Sunday, 28 August 2011

Writing Habits - Tom Wolfe (author of The Right Stuff)

“I use a typewriter. My wife gave me a word processor two Christmases ago that still stares at me accusingly from a desk in my office. One day I am going to be compelled to learn how to use it. But for the time being, I use a typewriter. I set myself a quota—ten pages a day, triple-spaced, which means about eighteen hundred words. If I can finish that in three hours, then I’m through for the day. I just close up the lunch box and go home—that’s the way I think of it anyway. If it takes me twelve hours, that’s too bad, I’ve got to do it. To me, the idea “I’m going to work for six hours” is of no use. I can waste time as handily at the desk as I can window-shopping, which is one of my favorite diversions. So I try to be very methodical and force myself to stick to that schedule.”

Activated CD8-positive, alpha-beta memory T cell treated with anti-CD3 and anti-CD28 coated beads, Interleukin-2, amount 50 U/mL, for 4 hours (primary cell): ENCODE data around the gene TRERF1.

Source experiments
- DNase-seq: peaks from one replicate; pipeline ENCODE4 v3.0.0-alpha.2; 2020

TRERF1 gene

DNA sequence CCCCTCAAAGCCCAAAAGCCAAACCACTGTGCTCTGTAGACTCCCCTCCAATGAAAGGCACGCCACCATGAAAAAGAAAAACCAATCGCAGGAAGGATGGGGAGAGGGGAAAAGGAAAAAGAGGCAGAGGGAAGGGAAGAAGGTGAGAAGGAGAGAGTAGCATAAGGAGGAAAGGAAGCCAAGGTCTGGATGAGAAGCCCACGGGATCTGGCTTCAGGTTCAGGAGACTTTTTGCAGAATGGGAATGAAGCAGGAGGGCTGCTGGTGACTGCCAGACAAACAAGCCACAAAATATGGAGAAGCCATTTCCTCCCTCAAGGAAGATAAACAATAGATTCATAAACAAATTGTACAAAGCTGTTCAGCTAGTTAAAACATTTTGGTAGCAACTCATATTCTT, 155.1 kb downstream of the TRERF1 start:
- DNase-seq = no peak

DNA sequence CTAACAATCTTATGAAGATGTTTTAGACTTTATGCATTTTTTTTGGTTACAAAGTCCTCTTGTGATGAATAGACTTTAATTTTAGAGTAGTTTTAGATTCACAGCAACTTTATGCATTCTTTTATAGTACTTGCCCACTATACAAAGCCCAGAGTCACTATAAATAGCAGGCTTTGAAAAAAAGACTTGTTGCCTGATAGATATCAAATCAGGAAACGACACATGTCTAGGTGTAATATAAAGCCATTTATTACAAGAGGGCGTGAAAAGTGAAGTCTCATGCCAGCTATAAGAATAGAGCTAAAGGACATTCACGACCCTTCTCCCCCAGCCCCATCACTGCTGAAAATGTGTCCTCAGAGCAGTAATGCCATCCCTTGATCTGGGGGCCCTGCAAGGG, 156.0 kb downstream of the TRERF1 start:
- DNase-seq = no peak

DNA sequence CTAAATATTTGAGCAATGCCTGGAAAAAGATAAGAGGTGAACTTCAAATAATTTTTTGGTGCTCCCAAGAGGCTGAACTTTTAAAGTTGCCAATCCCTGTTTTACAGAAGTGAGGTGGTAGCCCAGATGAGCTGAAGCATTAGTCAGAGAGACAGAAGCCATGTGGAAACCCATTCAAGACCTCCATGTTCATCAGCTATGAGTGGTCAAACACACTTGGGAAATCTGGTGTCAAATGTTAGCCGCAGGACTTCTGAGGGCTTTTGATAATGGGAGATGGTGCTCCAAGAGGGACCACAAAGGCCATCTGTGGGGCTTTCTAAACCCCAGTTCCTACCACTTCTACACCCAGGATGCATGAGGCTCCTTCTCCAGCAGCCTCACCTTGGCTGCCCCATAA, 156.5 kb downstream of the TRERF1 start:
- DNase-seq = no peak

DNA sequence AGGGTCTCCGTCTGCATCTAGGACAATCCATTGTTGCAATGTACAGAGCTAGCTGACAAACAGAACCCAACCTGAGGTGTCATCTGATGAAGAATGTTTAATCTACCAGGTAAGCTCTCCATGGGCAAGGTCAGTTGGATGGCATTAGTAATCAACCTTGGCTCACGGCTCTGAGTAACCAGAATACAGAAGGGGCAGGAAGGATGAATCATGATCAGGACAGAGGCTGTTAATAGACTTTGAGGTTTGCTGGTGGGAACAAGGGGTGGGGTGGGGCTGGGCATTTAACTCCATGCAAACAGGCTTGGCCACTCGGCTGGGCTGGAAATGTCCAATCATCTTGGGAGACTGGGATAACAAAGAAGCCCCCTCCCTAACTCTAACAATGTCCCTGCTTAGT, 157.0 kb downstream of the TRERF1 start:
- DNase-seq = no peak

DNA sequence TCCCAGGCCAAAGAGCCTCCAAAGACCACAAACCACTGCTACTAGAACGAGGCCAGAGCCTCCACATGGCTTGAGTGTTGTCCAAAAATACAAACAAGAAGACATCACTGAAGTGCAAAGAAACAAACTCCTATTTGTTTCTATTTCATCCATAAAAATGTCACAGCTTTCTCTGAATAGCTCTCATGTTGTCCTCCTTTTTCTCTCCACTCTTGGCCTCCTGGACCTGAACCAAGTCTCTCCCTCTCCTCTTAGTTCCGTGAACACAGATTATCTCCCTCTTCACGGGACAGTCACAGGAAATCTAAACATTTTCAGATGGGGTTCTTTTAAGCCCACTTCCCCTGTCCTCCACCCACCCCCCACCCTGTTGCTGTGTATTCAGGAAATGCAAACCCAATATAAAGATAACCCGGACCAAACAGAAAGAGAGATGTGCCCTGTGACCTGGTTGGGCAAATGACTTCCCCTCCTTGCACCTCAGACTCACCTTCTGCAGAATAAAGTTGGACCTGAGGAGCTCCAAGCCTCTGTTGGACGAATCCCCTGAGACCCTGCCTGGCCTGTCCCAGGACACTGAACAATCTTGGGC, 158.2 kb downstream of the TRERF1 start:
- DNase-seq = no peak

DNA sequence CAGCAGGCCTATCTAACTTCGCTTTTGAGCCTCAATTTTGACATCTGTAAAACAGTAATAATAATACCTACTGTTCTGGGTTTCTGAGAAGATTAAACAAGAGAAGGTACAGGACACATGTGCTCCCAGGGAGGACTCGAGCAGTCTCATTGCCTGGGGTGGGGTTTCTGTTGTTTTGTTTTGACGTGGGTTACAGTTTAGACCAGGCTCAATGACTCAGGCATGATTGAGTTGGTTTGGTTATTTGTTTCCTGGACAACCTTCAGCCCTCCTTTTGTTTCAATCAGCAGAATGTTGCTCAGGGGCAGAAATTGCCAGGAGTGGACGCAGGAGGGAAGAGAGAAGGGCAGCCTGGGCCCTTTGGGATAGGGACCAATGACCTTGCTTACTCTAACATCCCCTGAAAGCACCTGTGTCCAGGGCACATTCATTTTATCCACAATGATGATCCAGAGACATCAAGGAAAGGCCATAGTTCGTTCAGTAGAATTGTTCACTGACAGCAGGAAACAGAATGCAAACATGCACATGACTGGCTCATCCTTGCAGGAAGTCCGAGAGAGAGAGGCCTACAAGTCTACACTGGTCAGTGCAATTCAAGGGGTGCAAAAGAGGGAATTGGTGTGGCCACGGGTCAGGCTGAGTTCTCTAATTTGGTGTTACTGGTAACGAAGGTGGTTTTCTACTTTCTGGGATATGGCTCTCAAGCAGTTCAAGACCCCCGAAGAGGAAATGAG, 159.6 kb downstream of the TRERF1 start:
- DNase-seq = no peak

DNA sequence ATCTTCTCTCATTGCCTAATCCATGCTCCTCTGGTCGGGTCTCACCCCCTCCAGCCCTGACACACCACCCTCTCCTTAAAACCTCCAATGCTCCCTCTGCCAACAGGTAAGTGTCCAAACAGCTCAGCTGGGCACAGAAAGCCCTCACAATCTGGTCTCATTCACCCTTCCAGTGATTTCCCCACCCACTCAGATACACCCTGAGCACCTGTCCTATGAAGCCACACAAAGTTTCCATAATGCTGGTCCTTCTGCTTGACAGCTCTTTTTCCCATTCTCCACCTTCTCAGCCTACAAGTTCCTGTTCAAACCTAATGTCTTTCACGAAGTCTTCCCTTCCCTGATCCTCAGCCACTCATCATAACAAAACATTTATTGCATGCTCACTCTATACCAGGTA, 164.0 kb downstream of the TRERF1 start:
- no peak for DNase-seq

“I always have a clock in front of me. Sometimes, if things are going badly, I will force myself to write a page in a half an hour. I find that can be done. I find that what I write when I force myself is generally just as good as what I write when I’m feeling inspired. It’s mainly a matter of forcing yourself to write. There’s a marvelous essay that Sinclair Lewis wrote on how to write. He said most writers don’t understand that the process begins by actually sitting down.”

The Paris Review, 1991

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